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DAY 83

Project 16, part 5

There’s a classic computer science book called Structure and Interpretation of Computer Programs, and in the preface the authors write some important words: “programs must be written for people to read, and only incidentally for machines to execute.”

It’s worth reading that a few times, because it has a massive impact on the way we write software. Why do we force ourselves to use data types when languages such as JavaScript let you mix and match strings, integers, and even arrays freely? Why do we add comments to our code? Why do we try to break things up into functions? Why do we have access control?

All those and many more can be answered by that single quote: because our goal must always be to make our intent clear to ourselves and other developers. The CPU running our code doesn’t care about data types, comments, access control, and more, but if you want to write great software that is scalable, testable, and maintainable, you need to add some rules.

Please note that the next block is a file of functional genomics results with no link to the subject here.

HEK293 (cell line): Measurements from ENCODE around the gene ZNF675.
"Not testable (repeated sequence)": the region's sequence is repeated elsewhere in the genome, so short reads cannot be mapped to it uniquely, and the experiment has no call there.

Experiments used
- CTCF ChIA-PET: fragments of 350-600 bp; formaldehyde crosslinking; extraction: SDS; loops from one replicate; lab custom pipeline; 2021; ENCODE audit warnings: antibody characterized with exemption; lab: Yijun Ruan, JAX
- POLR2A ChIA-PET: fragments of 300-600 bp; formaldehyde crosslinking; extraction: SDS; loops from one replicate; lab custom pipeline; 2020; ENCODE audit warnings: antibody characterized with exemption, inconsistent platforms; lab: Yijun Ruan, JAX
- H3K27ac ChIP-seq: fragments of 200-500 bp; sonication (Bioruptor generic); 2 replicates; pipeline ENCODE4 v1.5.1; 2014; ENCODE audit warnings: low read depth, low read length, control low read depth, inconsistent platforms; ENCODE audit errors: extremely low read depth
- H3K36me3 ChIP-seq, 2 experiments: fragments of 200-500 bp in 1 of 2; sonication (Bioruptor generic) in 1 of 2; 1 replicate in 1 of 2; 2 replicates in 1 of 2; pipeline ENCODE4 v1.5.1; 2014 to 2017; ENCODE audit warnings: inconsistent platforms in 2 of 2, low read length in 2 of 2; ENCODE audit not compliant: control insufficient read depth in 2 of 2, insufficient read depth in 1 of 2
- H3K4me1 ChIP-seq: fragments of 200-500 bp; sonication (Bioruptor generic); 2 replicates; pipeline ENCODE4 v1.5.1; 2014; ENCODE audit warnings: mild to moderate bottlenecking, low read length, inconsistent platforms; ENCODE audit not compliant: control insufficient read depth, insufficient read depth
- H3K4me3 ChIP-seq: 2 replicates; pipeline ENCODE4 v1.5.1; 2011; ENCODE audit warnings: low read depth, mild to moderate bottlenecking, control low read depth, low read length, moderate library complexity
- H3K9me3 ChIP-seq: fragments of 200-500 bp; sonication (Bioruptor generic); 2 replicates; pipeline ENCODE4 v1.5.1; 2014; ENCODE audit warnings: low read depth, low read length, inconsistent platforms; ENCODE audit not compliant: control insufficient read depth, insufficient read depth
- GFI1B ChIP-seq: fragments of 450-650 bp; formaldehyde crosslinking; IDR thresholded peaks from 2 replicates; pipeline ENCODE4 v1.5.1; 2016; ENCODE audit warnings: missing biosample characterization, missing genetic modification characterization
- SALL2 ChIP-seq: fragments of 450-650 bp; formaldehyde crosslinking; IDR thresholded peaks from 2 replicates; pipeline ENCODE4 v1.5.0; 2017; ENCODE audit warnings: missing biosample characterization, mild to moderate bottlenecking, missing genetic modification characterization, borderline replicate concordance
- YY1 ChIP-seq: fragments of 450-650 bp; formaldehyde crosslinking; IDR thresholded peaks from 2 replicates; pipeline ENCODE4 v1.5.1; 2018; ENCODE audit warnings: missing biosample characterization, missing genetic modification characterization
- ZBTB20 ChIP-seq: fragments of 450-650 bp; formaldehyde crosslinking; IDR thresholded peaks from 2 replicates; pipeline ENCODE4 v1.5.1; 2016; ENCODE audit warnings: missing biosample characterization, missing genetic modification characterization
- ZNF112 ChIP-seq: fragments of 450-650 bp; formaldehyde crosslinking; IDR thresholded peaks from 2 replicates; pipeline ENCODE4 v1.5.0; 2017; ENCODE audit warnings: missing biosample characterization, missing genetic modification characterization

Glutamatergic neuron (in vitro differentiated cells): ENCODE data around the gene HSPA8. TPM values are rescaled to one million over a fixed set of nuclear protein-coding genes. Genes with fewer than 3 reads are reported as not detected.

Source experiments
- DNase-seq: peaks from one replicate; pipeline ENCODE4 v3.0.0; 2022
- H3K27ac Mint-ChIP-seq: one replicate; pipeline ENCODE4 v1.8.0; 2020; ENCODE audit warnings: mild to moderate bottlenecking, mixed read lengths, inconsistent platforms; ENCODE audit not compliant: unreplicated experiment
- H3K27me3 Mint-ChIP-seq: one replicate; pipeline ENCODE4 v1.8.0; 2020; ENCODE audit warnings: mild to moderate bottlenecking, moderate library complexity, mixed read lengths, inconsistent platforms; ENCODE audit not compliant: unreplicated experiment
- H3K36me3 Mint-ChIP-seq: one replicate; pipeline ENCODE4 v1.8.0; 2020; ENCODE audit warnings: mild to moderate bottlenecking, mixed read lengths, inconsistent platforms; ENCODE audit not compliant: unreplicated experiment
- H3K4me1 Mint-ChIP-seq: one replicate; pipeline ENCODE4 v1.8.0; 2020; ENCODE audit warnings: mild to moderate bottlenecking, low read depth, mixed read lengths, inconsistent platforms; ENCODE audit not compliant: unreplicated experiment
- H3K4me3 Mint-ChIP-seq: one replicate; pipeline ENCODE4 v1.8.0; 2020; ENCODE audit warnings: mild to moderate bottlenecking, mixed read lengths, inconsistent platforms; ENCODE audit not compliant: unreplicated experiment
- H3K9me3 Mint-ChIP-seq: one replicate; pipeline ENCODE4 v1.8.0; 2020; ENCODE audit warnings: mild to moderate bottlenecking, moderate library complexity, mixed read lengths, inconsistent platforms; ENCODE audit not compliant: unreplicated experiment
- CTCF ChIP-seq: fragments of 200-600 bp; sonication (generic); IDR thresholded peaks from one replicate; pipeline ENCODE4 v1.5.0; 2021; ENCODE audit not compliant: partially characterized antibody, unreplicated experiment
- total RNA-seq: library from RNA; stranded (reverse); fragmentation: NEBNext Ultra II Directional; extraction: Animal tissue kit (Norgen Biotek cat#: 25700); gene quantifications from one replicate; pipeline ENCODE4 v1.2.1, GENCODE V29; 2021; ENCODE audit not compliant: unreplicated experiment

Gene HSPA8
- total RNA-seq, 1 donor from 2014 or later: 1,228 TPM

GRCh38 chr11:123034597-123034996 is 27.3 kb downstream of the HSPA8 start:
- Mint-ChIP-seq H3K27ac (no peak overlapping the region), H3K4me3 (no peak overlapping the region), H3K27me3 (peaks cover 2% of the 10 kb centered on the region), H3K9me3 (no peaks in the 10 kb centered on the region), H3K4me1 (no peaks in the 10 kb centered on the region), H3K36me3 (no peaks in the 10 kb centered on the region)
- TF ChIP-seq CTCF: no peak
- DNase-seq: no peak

We’re actually going to use some interesting access control today, relying on two Swift features that don’t get used nearly enough: the fileprivate access control, and custom access control for setters. As with many features these aren’t the kinds of things you’ll use every day, but it’s just one more skill to add to your growing collection and worth keeping around!

Today you have three topics to work through, in which you’ll write the “Me” tab, scan a QR code, then add a context menu to our app.

Need help? Tweet me @twostraws!


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